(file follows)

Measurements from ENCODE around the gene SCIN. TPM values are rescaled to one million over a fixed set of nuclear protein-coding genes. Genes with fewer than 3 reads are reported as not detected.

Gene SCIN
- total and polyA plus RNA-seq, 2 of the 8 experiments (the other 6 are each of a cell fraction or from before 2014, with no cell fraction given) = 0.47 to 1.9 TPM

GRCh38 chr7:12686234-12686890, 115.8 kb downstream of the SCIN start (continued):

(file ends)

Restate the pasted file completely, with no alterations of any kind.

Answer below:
Measurements from ENCODE around the gene SCIN. TPM values are rescaled to one million over a fixed set of nuclear protein-coding genes. Genes with fewer than 3 reads are reported as not detected.

Gene SCIN
- total and polyA plus RNA-seq, 2 of the 8 experiments (the other 6 are each of a cell fraction or from before 2014, with no cell fraction given) = 0.47 to 1.9 TPM

GRCh38 chr7:12686234-12686890, 115.8 kb downstream of the SCIN start (continued):